The only similarity is that both server packages are huge. Above you see the two new Xeon packages –with and without an Omni-Path connector – both of which are as big as a keycard. And below you can see how one EPYC CPU fills the hand of AMD's CEO Dr. Lisa Su. 

Both are 64 bit x86 CPUs, but that is where the similarities end. For those of you who have been reading Ian's articles closely, this is no surprise. The consumer-focused Skylake-X is the little brother of the newly launched Xeon "Purley", both of which are cut from the same cloth that is the Skylake-SP family. In a nutshell, the Skylake-SP family introduces the following new features: 

  1. AVX-512 (Many different variants of the ISA extension are available)
  2. A 1 MB (instead of a 256 KB) L2-cache with a non-inclusive L3
  3. A mesh topology to connected the cores and L3-cache chunks together

Meanwhile AMD's latest EPYC Server CPU was launched a few weeks ago:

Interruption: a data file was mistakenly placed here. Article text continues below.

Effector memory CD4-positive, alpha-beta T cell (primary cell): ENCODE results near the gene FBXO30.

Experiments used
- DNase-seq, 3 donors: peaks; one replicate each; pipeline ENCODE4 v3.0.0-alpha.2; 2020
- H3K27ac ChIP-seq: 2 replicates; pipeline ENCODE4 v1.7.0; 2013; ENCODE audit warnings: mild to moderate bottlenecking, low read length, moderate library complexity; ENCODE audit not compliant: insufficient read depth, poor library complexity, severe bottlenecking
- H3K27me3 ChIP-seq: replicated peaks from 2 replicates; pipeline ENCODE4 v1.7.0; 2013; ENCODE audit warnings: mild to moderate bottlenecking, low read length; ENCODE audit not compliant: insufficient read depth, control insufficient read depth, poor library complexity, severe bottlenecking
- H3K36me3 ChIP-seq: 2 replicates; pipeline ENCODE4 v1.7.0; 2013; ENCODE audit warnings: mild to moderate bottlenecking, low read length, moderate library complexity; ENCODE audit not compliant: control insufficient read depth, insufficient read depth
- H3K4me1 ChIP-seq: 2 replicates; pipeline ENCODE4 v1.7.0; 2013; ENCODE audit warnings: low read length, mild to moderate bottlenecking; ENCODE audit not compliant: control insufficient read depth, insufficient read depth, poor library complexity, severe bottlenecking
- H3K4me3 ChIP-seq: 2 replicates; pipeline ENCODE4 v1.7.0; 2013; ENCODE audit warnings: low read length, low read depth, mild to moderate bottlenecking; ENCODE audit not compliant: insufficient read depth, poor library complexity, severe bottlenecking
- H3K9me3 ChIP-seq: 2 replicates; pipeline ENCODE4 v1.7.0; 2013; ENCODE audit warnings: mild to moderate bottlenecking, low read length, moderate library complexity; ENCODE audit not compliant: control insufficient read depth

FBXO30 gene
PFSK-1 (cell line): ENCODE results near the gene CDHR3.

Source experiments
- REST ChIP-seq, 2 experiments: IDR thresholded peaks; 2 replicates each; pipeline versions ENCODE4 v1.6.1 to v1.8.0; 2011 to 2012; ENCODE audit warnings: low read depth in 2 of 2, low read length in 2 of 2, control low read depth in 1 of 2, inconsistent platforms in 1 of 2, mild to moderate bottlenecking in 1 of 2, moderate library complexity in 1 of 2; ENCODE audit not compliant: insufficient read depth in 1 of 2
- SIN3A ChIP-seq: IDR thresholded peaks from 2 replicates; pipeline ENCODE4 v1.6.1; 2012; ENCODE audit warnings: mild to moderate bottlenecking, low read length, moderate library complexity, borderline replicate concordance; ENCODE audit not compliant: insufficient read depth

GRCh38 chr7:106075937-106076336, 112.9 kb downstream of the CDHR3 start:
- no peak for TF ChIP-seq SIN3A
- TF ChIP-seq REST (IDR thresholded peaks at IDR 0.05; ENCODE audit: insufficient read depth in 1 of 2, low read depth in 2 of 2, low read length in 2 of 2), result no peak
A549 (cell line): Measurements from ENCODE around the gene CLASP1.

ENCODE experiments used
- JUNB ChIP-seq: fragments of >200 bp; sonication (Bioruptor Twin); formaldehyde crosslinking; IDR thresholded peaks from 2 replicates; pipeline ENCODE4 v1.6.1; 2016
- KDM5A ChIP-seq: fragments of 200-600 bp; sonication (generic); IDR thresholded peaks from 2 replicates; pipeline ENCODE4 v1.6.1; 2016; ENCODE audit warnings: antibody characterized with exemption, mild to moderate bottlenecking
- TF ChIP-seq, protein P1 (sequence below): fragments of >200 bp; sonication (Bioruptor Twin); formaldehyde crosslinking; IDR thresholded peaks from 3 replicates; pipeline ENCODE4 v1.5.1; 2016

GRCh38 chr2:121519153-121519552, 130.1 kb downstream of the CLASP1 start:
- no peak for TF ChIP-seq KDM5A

On the package are four silicon dies, each one containing the same 8-core silicon we saw in the AMD Ryzen processors. Each silicon die has two core complexes, each of four cores, and supports two memory channels, giving a total maximum of 32 cores and 8 memory channels on an EPYC processor. The dies are connected by AMD’s newest interconnect, the Infinity Fabric...

In the next pages, we will be discussing the impact of these architectural choices on server software. 

AMD's EPYC Server CPU
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  • PixyMisa - Tuesday, July 11, 2017 - link

    No, the pricing is correct. The 1P CPUs really are half the price of a single 2P CPU. Reply
  • msroadkill612 - Wednesday, July 12, 2017 - link

    Seems to me, the simplest explanation of something complex, is to list what it will not do, which they will not do :(.

    Can i run a 1p Epyc in a 2p mobo e.g., please?
    Reply
  • PixyMisa - Thursday, July 13, 2017 - link